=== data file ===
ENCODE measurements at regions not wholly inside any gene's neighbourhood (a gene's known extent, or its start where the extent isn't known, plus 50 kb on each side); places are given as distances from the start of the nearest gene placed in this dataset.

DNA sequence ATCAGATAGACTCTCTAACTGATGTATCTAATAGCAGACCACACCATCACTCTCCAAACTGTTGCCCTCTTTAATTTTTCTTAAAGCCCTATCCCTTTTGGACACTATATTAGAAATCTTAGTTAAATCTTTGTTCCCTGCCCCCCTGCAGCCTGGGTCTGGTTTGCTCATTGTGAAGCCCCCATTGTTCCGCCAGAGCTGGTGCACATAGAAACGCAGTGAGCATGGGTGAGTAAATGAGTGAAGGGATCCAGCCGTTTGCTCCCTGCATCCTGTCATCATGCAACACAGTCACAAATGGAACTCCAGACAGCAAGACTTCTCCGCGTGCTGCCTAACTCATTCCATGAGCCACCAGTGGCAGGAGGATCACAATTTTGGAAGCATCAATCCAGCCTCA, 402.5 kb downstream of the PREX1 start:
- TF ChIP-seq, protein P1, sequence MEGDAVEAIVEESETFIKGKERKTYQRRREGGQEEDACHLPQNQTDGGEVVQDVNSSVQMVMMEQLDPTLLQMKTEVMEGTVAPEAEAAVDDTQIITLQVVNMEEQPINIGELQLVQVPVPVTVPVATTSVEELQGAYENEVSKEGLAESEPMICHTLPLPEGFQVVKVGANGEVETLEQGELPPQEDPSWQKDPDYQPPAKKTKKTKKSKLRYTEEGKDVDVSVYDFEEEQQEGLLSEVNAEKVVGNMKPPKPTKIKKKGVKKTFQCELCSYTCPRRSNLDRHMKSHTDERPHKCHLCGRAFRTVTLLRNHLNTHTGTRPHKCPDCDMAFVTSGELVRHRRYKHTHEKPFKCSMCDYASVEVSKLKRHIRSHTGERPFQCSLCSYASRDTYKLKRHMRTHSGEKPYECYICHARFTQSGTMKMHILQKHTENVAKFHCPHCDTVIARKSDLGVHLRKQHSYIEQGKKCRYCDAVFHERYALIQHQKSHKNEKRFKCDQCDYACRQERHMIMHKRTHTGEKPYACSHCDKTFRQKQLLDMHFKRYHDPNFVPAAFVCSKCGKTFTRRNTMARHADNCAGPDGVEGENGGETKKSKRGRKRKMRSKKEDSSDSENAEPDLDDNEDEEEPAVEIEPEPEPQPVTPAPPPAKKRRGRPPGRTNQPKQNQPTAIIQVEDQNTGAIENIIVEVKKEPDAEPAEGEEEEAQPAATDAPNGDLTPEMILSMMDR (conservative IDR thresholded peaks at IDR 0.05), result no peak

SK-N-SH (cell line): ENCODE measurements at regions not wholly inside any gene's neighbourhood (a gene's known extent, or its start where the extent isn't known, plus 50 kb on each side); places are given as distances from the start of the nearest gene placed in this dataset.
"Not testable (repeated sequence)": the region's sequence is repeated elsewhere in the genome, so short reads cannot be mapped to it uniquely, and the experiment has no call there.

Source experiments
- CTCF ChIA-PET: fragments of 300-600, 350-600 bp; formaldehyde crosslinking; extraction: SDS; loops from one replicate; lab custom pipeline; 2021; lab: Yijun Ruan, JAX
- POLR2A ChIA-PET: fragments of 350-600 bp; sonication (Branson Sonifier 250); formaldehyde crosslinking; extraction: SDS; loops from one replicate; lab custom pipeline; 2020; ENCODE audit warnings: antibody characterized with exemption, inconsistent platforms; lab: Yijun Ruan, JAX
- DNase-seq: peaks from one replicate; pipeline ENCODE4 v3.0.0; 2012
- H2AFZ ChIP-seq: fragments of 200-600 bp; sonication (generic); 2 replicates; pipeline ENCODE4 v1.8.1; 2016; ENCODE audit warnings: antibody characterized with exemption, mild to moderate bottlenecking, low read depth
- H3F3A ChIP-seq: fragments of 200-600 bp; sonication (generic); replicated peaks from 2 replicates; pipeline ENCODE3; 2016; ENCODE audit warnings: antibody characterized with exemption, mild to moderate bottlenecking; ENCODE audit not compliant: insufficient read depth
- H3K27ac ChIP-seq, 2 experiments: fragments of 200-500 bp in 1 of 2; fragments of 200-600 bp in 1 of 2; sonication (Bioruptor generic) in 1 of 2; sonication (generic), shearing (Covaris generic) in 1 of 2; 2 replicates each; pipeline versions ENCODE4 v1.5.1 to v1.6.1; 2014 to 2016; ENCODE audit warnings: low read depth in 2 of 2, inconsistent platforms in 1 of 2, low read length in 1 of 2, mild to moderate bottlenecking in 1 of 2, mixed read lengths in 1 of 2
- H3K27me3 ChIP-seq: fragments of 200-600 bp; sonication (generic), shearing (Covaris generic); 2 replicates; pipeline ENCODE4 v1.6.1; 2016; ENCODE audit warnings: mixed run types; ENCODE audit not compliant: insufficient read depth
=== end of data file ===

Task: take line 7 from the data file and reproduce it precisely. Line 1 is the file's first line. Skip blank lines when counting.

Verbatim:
- CTCF ChIA-PET: fragments of 300-600, 350-600 bp; formaldehyde crosslinking; extraction: SDS; loops from one replicate; lab custom pipeline; 2021; lab: Yijun Ruan, JAX